Friday, November 27, 2009

The Mayaguez Incident...

Long-time readers of this blog may remember that I was on board the USS Long Beach in May of 1975, during the Mayaguez incident.  The Cambodian Kmer Rouge forces captured the Mayaguez, a US Navy supply ship manned by a civilian crew.

At the time the Mayaguez was captured, the USS Long Beach was in the port of Sattahip, Thailand, and much of the crew (including me) was in Bankok.  The crew was recalled and the ship got underway on the second day of the four-day incident.  We sailed just over 200 miles to the southeast, to Koh Tang island, some 60 miles off the coast of Cambodia (modern satellite photo at right).  I remember seeing the island from the deck of the ship, watching the air support and ship-based bombardment in action.

Forty one Americans died in the Mayaguez incident, including eighteen who died in heavy fighting on Koh Tang.

Just recently it occurred to me that at this remove their might actually be a book about the incident, and in fact I found two, which I bought and read: The Last Battle, by Ralph Wetterhahn and The Four Days of Mayaguez by Roy Rowan.  Both were fascinating reads for me, the former for its rich content, the latter for the human story of the captured crew.

One thing about both books absolutely floored me: neither of them contains any mention of the USS Long Beach, or any other US Navy ships besides the USS Holt, the USS Wilson, and the USS Coral Sea (all of which were direct participants in the battle).  I don't know for certain how many other US Navy ships were present, as my memory of events almost 35 years ago is a bit shaky.  But my best estimate is that at least six US Navy ships were there (and I think one Australian ship as well).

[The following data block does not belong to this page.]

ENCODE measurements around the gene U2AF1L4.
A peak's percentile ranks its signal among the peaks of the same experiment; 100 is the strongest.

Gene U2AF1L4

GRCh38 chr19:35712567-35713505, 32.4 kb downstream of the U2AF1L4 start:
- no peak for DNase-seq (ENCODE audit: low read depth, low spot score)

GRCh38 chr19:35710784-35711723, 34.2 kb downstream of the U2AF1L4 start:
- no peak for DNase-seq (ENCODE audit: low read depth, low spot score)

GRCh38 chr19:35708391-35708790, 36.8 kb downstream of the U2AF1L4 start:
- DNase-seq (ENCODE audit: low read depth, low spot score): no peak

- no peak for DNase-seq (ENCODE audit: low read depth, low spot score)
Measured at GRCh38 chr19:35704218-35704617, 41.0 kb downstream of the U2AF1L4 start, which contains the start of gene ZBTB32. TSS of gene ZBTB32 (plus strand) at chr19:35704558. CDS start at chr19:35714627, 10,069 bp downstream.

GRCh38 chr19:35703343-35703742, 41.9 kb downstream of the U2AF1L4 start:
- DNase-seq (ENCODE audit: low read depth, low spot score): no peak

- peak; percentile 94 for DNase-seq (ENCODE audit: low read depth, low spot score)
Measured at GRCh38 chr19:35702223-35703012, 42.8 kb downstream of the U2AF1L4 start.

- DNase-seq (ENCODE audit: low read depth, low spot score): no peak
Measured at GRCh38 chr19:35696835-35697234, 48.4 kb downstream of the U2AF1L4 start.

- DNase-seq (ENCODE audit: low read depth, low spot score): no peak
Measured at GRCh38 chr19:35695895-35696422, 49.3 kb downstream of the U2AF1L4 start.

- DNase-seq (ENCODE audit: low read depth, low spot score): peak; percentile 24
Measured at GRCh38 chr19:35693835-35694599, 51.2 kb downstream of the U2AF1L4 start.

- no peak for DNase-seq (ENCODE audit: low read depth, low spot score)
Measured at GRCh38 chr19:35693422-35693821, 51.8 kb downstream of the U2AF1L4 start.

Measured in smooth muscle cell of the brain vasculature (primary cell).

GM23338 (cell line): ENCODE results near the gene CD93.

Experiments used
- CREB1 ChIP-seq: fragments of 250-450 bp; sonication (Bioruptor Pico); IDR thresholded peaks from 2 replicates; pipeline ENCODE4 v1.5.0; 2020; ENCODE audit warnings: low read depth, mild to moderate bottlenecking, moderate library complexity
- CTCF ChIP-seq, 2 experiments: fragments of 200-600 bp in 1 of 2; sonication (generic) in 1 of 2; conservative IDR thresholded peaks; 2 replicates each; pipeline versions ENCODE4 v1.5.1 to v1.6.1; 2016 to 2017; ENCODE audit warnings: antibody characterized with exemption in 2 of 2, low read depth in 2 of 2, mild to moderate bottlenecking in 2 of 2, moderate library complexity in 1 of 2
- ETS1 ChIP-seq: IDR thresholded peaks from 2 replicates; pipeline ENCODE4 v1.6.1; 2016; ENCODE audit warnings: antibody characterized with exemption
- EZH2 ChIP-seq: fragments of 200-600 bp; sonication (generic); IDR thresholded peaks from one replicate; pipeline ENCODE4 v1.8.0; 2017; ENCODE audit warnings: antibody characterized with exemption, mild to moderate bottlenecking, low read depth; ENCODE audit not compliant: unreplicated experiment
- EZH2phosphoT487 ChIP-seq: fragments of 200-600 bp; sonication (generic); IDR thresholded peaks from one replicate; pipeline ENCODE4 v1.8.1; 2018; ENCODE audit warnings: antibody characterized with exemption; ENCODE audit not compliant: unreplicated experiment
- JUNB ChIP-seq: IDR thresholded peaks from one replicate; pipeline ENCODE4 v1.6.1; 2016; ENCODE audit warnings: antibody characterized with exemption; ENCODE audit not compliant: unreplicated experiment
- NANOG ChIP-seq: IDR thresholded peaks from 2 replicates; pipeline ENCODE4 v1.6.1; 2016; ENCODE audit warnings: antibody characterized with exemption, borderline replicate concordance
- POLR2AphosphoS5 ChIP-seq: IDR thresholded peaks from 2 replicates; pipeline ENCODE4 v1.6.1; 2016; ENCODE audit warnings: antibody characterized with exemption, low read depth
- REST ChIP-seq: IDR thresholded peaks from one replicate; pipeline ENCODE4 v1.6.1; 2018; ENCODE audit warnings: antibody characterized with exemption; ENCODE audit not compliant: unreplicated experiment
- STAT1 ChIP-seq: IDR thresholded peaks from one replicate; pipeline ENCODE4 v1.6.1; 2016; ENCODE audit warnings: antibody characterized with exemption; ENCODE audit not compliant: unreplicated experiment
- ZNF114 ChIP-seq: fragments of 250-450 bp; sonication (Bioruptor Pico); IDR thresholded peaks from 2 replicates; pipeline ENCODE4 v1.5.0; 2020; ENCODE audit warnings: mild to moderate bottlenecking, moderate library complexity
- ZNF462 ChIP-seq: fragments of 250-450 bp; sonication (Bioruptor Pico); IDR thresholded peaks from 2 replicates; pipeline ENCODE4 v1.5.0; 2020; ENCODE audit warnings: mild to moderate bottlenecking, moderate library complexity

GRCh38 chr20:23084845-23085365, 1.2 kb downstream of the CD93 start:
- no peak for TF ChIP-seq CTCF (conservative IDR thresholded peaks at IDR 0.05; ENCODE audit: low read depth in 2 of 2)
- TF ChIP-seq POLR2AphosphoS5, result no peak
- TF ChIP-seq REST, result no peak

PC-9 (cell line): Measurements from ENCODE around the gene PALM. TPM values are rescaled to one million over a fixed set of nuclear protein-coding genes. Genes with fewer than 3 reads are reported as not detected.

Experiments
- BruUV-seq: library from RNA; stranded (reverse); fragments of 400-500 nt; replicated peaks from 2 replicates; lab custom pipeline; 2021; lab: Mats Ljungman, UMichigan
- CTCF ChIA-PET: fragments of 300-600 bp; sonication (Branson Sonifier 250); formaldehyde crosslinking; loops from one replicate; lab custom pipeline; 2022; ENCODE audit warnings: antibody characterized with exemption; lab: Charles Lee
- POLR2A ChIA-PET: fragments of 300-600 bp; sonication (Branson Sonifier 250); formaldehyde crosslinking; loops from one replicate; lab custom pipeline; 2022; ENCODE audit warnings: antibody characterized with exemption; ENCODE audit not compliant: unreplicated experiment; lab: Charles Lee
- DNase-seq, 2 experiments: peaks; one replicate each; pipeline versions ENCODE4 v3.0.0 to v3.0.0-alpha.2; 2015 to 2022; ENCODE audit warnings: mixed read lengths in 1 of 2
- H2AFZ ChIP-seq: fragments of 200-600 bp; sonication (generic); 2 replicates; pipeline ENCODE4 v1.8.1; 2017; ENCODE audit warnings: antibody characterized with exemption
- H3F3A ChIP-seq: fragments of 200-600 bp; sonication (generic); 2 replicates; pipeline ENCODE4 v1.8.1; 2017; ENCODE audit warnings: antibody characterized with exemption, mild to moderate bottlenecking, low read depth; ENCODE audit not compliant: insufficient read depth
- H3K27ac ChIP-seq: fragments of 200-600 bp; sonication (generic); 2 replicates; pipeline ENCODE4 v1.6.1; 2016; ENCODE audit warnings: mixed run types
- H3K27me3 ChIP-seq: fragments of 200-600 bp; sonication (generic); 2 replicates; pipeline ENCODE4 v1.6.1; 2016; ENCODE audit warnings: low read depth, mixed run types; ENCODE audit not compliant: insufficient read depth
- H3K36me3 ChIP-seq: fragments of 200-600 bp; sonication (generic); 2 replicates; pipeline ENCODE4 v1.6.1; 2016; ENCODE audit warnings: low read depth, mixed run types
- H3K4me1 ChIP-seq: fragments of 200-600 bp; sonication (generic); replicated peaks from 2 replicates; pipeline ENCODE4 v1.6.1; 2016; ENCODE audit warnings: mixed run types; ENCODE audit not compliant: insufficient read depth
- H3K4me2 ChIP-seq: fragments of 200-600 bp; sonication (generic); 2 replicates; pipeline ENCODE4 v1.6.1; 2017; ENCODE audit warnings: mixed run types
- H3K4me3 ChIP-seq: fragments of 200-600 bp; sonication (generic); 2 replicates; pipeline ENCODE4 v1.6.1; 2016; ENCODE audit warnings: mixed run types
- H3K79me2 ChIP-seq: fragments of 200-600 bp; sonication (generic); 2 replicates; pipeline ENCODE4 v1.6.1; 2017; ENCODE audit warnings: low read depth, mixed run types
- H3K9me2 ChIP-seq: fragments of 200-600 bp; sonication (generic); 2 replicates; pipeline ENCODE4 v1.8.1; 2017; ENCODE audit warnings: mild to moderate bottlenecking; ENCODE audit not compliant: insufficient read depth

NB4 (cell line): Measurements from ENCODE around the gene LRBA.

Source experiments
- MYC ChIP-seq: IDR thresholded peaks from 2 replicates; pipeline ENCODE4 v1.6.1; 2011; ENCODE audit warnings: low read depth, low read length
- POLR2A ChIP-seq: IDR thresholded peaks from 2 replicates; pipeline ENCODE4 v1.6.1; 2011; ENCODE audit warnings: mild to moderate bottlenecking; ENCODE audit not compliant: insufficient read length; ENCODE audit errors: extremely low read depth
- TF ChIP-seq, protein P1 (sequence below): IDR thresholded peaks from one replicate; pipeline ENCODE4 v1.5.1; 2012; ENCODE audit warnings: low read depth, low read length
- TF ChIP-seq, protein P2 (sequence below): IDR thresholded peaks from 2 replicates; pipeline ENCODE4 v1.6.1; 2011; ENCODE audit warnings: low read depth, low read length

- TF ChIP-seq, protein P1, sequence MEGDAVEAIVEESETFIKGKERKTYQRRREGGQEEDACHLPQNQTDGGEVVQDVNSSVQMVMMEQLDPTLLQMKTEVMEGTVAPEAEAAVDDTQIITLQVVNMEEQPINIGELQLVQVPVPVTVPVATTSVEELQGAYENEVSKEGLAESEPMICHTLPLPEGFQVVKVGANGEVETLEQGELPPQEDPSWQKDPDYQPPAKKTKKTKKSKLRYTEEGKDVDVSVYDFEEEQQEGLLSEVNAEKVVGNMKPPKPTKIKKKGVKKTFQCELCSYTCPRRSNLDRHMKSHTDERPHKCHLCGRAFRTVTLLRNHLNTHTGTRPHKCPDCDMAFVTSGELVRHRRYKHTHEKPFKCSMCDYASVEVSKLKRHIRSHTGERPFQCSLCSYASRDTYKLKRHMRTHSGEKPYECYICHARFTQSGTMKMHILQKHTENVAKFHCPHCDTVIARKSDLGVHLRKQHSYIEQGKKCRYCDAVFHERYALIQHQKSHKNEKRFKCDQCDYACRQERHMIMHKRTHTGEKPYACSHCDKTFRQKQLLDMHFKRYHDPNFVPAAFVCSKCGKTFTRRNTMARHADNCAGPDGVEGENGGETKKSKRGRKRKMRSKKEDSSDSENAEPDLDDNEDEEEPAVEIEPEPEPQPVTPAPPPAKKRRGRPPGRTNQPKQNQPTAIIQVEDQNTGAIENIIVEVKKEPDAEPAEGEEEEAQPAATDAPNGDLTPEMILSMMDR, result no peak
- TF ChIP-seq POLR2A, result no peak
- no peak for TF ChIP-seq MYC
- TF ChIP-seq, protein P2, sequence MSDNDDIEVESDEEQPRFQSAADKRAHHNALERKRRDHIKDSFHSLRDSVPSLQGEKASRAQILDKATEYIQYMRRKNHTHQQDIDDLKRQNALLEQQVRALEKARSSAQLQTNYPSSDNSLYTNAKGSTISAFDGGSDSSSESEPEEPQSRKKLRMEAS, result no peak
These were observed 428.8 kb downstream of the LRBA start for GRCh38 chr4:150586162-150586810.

My role on the ship kept me in CIC (Combat Information Center) most of the time, and I had access to some information as the battle progressed.  On reading these books, I realize now that what I “knew” at the time was very sketchy and often inaccurate.  The USS Long Beach's primary role was air defense control, and that's the main involvement I remember us actually having in the incident.  However, there was discussion of our Marine detachment (roughly 60 men) participating in the rescue effort, and also there was the possibility that the 5 inch guns on board would be used in supporting the troops on Koh Tang.

It was quite a strange experience to read two books about an incident that I was a witness to...

1 comment:

  1. My husband was one of the 60 Marines that you mention in your blog but there does not seem to be any record of this anywhere. He served on the Long Beach for 2 years.